One further note about Abies procera is that it has been my only choice for a Christmas tree for over twenty years. Yes, annually my family goes to a Christmas tree farm and we cut a Noble Fir--for there is no species more beautiful. "My God," friends exclaim, "why do you have a cut tree, why not dig a living tree from your nursery?" The answer is simply that a Christmas tree farm produces a crop, trees that feed a family. For a mere $35 I can buy a ten-year-old tree that has grown at least seven feet tall, and then after three weeks of stress in my house, toss it into the bushes. I don't have any ten-year-old trees that are worth $35 or less, and again, I'm pleased to support another family's livelihood. Also, I'd rather do without Christmas than to have a fake Christmas tree. Who's the knucklehead that would give his dear wife fake flowers for her birthday? Or propose to her with a fake diamond ring? Well, a loser, you know.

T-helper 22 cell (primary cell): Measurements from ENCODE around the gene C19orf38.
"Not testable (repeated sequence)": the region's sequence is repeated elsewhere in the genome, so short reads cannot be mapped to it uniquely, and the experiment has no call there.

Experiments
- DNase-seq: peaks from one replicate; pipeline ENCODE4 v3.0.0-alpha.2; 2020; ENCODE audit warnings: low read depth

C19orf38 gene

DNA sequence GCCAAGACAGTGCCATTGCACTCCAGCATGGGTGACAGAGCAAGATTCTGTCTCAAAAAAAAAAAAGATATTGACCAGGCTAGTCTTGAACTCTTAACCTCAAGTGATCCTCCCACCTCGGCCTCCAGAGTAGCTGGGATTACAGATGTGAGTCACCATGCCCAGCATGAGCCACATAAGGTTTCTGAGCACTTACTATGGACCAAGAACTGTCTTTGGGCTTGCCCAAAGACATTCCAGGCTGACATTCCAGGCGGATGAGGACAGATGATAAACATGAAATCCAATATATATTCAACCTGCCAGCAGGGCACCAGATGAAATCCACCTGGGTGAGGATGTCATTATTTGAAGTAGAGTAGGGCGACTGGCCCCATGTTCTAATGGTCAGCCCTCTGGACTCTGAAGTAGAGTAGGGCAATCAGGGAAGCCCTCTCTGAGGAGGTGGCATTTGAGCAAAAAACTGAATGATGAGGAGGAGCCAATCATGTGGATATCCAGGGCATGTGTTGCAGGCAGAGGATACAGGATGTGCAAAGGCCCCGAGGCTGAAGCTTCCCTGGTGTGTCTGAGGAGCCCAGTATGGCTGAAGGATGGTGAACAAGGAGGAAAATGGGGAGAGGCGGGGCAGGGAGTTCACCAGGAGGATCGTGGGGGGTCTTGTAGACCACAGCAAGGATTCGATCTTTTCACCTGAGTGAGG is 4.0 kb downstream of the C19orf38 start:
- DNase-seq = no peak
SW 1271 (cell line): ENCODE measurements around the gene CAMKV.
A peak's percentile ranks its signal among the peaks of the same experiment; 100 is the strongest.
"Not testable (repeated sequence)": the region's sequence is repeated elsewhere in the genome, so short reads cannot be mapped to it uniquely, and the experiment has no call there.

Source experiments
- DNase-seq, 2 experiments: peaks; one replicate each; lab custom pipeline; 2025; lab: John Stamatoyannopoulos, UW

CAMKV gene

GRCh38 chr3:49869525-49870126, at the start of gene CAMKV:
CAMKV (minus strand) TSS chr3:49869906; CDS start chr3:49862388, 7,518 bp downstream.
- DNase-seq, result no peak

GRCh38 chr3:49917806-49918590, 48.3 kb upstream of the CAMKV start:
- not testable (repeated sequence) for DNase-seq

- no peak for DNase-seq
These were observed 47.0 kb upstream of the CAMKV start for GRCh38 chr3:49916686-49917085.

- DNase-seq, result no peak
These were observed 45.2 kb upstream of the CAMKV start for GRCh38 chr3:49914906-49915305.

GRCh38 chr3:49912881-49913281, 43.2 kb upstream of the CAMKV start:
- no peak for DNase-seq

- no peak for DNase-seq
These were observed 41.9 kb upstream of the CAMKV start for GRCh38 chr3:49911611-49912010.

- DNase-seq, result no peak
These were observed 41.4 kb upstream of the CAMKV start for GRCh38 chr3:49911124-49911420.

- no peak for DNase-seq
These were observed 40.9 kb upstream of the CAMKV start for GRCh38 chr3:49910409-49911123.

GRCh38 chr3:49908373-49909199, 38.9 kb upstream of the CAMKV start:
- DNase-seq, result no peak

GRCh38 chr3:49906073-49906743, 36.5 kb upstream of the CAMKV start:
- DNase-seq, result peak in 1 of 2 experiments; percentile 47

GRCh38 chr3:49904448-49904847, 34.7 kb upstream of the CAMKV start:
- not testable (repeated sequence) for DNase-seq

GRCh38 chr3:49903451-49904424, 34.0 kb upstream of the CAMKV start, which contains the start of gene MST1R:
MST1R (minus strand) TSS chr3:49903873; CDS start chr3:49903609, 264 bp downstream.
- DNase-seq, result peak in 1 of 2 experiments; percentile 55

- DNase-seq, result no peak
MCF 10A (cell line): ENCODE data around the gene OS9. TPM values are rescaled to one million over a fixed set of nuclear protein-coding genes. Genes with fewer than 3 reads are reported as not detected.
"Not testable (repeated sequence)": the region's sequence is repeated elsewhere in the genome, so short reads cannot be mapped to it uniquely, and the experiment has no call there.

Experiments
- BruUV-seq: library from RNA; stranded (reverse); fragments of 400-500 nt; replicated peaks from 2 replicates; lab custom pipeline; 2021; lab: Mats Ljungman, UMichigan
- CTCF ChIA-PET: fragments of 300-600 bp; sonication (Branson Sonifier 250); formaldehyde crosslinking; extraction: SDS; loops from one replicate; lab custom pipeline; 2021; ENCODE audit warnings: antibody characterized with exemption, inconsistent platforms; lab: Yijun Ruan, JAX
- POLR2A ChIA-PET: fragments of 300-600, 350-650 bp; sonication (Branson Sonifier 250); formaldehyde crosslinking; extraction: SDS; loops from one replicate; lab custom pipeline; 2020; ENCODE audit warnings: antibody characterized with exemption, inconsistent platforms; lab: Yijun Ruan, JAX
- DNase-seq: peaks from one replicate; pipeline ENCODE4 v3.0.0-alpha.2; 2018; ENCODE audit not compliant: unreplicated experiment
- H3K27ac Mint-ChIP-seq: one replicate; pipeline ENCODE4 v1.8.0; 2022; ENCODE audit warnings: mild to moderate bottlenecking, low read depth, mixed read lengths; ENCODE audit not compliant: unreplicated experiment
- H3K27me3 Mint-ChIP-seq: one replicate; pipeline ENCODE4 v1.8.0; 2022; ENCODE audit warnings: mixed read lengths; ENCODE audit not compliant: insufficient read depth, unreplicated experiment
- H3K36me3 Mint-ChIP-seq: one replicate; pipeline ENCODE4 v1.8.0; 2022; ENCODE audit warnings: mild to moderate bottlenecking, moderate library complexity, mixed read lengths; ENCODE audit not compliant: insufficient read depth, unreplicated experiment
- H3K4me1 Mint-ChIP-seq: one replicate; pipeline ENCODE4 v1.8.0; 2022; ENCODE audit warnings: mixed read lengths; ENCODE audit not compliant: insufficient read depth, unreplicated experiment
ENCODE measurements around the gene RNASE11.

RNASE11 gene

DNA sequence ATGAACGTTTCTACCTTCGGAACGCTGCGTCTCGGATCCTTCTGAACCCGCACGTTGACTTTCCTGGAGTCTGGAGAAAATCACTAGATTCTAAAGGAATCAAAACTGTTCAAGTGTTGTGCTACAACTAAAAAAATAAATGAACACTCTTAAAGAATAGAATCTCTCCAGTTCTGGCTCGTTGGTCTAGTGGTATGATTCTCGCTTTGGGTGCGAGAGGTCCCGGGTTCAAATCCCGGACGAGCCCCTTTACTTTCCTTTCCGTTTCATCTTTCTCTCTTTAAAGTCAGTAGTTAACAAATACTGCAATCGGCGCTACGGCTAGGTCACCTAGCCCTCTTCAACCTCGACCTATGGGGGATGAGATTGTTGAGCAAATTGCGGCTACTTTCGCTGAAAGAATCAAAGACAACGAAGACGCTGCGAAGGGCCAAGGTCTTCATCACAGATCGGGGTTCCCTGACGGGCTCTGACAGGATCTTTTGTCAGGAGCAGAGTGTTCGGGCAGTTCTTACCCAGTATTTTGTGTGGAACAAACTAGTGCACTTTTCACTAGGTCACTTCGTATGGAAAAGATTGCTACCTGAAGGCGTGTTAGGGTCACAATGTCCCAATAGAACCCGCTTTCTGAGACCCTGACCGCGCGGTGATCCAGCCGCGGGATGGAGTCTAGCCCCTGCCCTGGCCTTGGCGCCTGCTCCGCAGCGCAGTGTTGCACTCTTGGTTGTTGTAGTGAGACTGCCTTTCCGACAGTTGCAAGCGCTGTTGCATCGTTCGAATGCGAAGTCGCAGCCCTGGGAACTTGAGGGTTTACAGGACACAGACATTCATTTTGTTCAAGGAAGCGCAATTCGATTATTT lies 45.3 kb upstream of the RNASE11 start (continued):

Abies delavayi var. delavayi


Picea likiangensis var. forrestii

From Oregon, dig a hole deep enough and you'll come out the other side in China, and there grows Abies delavayi. Twenty five years ago I flew to China, and hiked into the mountains of Yunnan province. China, the "mother of gardens," still has a few trees left. At lower elevations was the fabulous Picea likiangensis, the George Forrest species from the Likiang region. Its cones are perhaps the most spectacular of any conifer species. But Abies delavayi is incredible too, with rich dark-blue cones arising above fresh green leaves. It was wonderful to witness this species in the alpine zone of the Jade Dragon Mountains.

I won't go into the lumper-splitter world of botanical nomenclature. I sat under an Abies, that's all I know, while I ate tasteless Chinese crackers and an old chicken egg. So I don't really know the difference between Abies delavayi and the similar Abies forrestii, let alone var. smithii, or georgei. I could smell the true firs, 12,000 feet in the mountains, and that was all the reality I needed. I collected no seed, as these Abies species or varieties have already been introduced into western arboreta a hundred years ago, and the world's botanists can duel over nomenclature indefinitely, for all I care.

Abies delavayi var. nukiangensis